Mega Wildfires Force New Approach
In this strident political atmosphere, bipartisan support is rare, but the risk of mega wildfires has created it. We will explore that, and what city folks, especially those in the East, need to understand about wildfires and what it is like to live next to public lands, on this addition of Gist Say’n.
Here we are in mid-October, as D.C. implodes over politics, and hurricanes like Michael batter the east coast, wildfires in our western states are still raging and go mostly under-reported. The total number of acres already burned this year is over 8 million, and there are around 30 large fires still burning in 10 western states including one megafire in Oregon.
So here's the gist:
How our forests have been managed for the past several decades isn't working.
It doesn't matter what you think about climate change. We can't change the weather fast enough to save our forests.
If you've never lived next to public lands, it’s hard to appreciate the impact it has on those who do live there.
Left to its own devices, nature's solution will continue to be catastrophic for the West.
A plan to change forest management is now in place, but our thinking needs to change as well.
Bipartisan Support for New Plan
In August, the Department of Agriculture announced a new strategy for the United States Forest Service. There is hope that the new policy will mitigate the impact that catastrophic wildfires, invasive species, insect and disease epidemics, and droughts currently have on the nation's forests. The stewardship plan rolled out August 16th was deemed historic for its new approach to have the US Forest Service develop greater partnerships with both public and private landowners. It also has bipartisan support from Western senators.
“These are not your grandfather’s fires, they are bigger, they are hotter, they are more powerful," said Senator Ron Wyden, a democratic from Oregon, at the announcement of the new plan in D.C.,"Last year we had one fire leap the Columbia River, which was unheard of because rivers in effect are fire breaks, so it is really important that we stake out some new ground here.”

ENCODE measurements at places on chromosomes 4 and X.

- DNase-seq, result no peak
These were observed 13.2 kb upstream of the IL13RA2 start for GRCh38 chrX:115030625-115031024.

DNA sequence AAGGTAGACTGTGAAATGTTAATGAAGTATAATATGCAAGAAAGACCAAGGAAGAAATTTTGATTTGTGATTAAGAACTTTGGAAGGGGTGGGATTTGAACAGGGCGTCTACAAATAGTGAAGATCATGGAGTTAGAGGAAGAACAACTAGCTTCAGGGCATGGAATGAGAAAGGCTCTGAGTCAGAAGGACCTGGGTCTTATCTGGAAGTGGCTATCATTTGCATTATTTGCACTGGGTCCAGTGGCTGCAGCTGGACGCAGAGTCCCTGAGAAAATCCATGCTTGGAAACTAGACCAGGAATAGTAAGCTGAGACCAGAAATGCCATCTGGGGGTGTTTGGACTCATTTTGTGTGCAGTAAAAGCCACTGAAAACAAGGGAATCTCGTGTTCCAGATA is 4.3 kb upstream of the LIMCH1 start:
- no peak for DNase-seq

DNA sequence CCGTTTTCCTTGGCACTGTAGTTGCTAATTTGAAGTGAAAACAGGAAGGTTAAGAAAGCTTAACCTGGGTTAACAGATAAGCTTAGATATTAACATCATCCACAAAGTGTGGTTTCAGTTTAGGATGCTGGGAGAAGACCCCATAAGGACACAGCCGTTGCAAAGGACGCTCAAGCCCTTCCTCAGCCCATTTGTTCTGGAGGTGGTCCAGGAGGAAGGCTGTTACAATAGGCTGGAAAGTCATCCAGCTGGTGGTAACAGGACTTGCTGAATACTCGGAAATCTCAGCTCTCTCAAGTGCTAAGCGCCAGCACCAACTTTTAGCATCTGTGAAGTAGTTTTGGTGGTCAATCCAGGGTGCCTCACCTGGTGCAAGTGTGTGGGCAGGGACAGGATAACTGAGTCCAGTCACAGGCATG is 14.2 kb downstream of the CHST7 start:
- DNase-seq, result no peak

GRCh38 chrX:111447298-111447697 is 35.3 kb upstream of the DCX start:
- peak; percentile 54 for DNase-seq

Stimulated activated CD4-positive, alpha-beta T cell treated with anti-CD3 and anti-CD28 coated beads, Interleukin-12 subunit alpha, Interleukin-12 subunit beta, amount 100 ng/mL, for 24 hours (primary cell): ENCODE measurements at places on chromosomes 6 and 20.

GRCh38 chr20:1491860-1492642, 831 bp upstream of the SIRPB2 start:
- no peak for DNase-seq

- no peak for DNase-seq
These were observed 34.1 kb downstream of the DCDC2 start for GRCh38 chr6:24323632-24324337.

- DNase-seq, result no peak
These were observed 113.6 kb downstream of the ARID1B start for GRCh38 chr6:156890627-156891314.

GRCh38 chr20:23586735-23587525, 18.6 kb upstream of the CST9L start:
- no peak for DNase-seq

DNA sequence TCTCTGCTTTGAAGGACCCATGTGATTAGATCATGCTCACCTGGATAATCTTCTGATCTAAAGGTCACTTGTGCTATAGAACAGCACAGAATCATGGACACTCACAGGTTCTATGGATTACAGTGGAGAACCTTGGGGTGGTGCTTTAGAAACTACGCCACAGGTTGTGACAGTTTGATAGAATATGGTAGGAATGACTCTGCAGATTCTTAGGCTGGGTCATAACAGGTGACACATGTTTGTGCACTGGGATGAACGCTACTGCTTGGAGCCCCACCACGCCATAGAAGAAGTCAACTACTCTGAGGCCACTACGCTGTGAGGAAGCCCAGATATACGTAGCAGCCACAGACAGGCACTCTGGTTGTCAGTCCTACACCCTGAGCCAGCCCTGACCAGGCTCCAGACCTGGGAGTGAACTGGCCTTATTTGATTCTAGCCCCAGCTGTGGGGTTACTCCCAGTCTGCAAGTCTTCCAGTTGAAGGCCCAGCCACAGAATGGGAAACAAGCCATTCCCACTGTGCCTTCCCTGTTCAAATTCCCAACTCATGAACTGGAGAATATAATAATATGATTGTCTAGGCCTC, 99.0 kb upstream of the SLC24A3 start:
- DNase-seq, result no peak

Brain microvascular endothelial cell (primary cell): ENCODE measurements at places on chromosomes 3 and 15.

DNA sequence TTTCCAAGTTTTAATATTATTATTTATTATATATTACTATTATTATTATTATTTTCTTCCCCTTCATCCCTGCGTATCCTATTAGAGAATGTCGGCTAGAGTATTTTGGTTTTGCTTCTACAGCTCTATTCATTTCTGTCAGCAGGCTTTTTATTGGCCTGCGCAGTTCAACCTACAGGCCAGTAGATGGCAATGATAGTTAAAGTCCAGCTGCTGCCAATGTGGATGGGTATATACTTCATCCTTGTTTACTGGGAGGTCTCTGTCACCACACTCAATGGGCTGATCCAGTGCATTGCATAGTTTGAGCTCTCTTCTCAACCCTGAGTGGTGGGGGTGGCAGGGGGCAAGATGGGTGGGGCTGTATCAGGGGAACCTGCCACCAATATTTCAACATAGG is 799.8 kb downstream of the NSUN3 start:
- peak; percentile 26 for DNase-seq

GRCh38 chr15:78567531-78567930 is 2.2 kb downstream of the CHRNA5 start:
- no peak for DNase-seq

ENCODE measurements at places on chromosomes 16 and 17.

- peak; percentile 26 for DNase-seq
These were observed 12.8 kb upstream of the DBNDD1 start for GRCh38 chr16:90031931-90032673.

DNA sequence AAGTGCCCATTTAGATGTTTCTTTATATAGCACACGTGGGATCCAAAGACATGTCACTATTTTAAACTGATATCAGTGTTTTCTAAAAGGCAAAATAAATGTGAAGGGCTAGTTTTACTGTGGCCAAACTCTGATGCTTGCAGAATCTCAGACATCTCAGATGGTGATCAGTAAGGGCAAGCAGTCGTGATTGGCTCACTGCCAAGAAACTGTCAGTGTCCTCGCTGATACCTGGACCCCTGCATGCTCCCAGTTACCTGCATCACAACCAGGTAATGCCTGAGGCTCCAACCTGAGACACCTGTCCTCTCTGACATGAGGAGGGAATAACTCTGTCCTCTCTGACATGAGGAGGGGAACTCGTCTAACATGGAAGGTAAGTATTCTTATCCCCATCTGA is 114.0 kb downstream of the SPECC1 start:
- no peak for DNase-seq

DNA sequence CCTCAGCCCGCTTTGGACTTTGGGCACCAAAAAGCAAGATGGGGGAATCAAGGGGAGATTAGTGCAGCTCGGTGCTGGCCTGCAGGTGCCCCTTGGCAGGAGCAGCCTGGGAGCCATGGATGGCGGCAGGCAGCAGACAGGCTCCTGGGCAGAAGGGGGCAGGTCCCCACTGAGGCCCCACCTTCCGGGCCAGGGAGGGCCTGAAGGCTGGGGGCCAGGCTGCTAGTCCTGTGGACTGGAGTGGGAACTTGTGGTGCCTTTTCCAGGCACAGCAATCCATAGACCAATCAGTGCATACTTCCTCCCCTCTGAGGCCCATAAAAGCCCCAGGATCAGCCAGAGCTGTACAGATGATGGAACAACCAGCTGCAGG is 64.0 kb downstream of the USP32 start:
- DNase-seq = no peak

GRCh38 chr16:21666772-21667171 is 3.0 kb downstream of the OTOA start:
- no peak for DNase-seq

One reason he and his Washington state counterpart, Senator Maria Cantwell, are willing to work with the Trump administration on this is because even their constituents within urban areas are now feeling the effects from the wildfires. The traditionally beautiful blue summer skies of the Northwest are now often blotted out by smoke.
“In the West, we are creating clean air refugees who are traipsing from place to place just trying to find breathable air,” Senator Wyden said. “That is what we are seeing today, a real game plan for reducing the 80-million acres of hazardous fuels that constitutes the backlog on forest service lands, that is what this is all about.”
Democratic Senator Cantwell also spoke at the unveiling press conference.
”We are here today because a few months ago the U.S. Congress gave the Secretary of Agriculture and the Forest Service new tools to help fight fires. The advent of that has now been that they have now come up with a new vision of how they are implementing those tools. And It couldn’t come at a more important time," Cantwell said. "We’ve lost tens of thousands of homes in just the last year and wildfires have killed 43 people. So we needed the new tools, and we certainly need the new vision, and we need further cooperation by all entities.”
According to Cantwell, we are spending more than two billion a year on fire suppression. Just last year in Washington state she says the Colville tribe lost more than two billion dollars worth of the timber on its tribal lands.
She agrees there must be a plan to deal with the catastrophic nature of what the West now faces, especially since it will only get worse with climate change. She says it's not just about reducing the bill on fire suppression, it is also about reducing the loss of revenue from timber assets.
Republican Senator Steve Daines agrees. His state of Montana lost 1.4 million acres of forest to fires last year and 100’s of thousands already this year. Daines said he is excited that U.S. Secretary of Agriculture, Sonny Perdue, understands that the people who live out West should have a greater say when it comes to forest management in their area.